A new spyware virus, ElectroRAT, which looks like a cryptocurrency poker app, is capable of copying and transmitting the victim’s personal information to attackers.
Gambling becomes even more dangerous
Anti-virus software company Secureblink conducted its own investigation to find out how the ElectroRAT spyware virus affects computer operating systems. It turns out that the malware masquerades as a poker application that allows participants to bet in cryptocurrency.
“The ElectroRAT virus allows attackers to create three different malicious applications – for Mac, Linux and Windows operating systems – two of which are a cryptocurrency trading application called Jamm and eTrade and the third is a platform called DaoPoker, which simulates cryptocurrency poker,” the company explains.
Once installed, the spyware virus embeds itself in your computer’s operating system and takes screenshots every few seconds. The collected screenshots are automatically sent to criminals. This allows fraudsters to access the user’s personal information, credit cards, and cryptocurrency wallet and steal money.
Cybercriminals have launched an entire advertising campaign over the malicious apps. It is already known that the scammers placed ads on Twitter, social networks Telegram, as well as on the platforms Bitcointalk and SteemCoinPan.
The company also explained that the new virus can remain undetected for a long time, as it deactivates the work of antivirus programs.
“Trapped users are urged to complete the process by deleting all files associated with the malware. You urgently need to transfer funds to a new wallet and change passwords. All these measures should be implemented by the victims in an urgent manner, “- suggest the company.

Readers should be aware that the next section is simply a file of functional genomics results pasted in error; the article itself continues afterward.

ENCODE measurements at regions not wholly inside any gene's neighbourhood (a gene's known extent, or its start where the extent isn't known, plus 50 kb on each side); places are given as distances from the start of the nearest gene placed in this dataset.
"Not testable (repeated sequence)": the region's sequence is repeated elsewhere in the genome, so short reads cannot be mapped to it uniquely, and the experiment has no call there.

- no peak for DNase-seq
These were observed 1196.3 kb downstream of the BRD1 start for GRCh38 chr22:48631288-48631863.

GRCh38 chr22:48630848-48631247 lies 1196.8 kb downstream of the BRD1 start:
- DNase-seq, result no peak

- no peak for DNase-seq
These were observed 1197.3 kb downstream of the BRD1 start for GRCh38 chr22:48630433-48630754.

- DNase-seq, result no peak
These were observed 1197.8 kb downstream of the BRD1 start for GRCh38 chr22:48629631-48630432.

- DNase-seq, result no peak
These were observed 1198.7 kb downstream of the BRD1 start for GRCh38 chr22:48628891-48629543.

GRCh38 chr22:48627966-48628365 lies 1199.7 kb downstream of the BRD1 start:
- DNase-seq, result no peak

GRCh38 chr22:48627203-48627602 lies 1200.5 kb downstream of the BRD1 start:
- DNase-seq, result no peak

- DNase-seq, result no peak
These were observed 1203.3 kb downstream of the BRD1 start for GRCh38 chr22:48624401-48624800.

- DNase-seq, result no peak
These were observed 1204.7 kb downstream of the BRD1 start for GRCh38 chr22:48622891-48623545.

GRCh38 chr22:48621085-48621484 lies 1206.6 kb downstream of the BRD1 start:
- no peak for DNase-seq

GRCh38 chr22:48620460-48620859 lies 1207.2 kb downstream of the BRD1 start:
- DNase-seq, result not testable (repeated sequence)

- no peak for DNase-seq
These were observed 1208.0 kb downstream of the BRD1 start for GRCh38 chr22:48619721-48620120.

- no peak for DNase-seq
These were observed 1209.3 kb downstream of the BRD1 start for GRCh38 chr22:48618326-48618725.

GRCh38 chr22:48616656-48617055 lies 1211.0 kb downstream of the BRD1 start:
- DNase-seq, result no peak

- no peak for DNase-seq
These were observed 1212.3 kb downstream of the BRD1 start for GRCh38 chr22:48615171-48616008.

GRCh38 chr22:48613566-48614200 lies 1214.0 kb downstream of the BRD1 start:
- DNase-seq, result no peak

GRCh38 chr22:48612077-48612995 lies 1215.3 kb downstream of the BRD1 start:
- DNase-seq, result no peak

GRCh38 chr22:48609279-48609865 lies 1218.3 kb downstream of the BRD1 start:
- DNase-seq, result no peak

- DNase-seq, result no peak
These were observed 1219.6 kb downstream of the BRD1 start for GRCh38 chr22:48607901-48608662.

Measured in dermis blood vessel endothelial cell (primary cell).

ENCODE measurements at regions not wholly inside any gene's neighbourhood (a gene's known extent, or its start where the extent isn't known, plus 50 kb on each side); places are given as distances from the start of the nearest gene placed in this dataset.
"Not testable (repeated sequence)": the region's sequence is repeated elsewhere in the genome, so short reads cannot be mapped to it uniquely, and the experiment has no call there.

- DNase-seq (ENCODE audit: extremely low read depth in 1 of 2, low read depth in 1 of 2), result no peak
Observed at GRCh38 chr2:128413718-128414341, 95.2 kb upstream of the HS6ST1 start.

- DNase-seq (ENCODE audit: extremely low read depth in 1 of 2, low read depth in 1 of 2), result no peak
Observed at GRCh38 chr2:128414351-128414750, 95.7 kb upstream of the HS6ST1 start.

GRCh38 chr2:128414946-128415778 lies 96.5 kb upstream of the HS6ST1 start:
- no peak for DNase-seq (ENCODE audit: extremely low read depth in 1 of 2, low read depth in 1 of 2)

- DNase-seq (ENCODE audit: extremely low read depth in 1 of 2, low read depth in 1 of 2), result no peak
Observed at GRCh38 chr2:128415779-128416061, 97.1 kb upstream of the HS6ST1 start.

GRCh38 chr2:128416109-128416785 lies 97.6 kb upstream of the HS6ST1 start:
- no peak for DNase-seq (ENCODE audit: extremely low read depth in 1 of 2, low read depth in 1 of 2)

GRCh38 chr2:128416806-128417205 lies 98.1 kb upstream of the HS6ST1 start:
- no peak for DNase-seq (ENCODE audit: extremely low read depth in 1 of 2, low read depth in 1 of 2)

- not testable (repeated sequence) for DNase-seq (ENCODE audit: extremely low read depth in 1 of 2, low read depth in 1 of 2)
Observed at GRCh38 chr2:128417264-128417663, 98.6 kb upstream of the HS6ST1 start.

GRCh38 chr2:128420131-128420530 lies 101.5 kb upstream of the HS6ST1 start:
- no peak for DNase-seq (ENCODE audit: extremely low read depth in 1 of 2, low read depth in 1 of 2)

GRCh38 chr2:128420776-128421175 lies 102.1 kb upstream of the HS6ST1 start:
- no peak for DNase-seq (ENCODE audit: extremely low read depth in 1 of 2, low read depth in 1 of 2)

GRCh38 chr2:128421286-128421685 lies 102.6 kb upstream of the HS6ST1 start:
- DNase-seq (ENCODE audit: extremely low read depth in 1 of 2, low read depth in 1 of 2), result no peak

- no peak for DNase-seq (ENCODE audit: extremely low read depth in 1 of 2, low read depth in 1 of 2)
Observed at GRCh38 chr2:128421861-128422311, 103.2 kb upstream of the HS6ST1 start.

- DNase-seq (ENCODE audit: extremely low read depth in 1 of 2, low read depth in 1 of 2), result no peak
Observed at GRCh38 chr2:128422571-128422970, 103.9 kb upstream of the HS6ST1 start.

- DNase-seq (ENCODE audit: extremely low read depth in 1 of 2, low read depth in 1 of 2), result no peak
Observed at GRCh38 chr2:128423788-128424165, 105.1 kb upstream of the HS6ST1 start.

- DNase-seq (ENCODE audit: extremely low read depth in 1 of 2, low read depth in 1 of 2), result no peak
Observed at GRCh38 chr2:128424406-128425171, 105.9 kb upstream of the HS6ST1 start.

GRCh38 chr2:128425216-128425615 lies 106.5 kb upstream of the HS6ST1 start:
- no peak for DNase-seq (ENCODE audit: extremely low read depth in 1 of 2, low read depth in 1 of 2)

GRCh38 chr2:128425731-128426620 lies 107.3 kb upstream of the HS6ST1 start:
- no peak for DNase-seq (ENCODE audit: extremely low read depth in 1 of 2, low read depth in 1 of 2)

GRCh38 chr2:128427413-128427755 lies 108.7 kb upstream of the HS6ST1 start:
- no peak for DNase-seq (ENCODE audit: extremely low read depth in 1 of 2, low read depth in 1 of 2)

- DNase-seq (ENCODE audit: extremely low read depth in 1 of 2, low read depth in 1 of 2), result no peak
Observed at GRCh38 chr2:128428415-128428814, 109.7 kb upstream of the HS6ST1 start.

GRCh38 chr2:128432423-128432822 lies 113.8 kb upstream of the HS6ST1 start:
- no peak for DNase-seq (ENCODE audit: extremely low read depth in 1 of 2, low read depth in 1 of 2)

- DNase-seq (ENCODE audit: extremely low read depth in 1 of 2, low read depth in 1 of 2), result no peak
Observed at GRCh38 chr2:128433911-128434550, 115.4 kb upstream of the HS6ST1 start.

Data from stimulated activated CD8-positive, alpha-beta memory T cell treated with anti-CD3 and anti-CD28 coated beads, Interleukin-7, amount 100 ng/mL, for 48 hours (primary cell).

Computer spyware virus steal bitcoins and fiat
Users revealed dozens of new computer viruses capable of stealing cryptocurrency from wallets in 2020. One of the most dangerous in 2020 is the Anubis virus. The new malware is a modification of the Loki virus. Steal cryptocurrency wallets, credit card credentials and other sensitive information from Windows users.
Mining viruses that use your computer’s power to mine cryptocurrency can turn any machine into a useless pile of metal. The fact is that the virus-miner significantly slows down the operating system, and can also embed other malicious programs. More often than not, a virus-miner does not accidentally get on your computer. Attackers deploy specifically on a corporate network for more computing power.
Cybercriminals tried to install one of these mining viruses on the Ghost blog platform by exploiting a vulnerability in the system. However, the company quickly spotted the hacking attempt and was able to prevent it.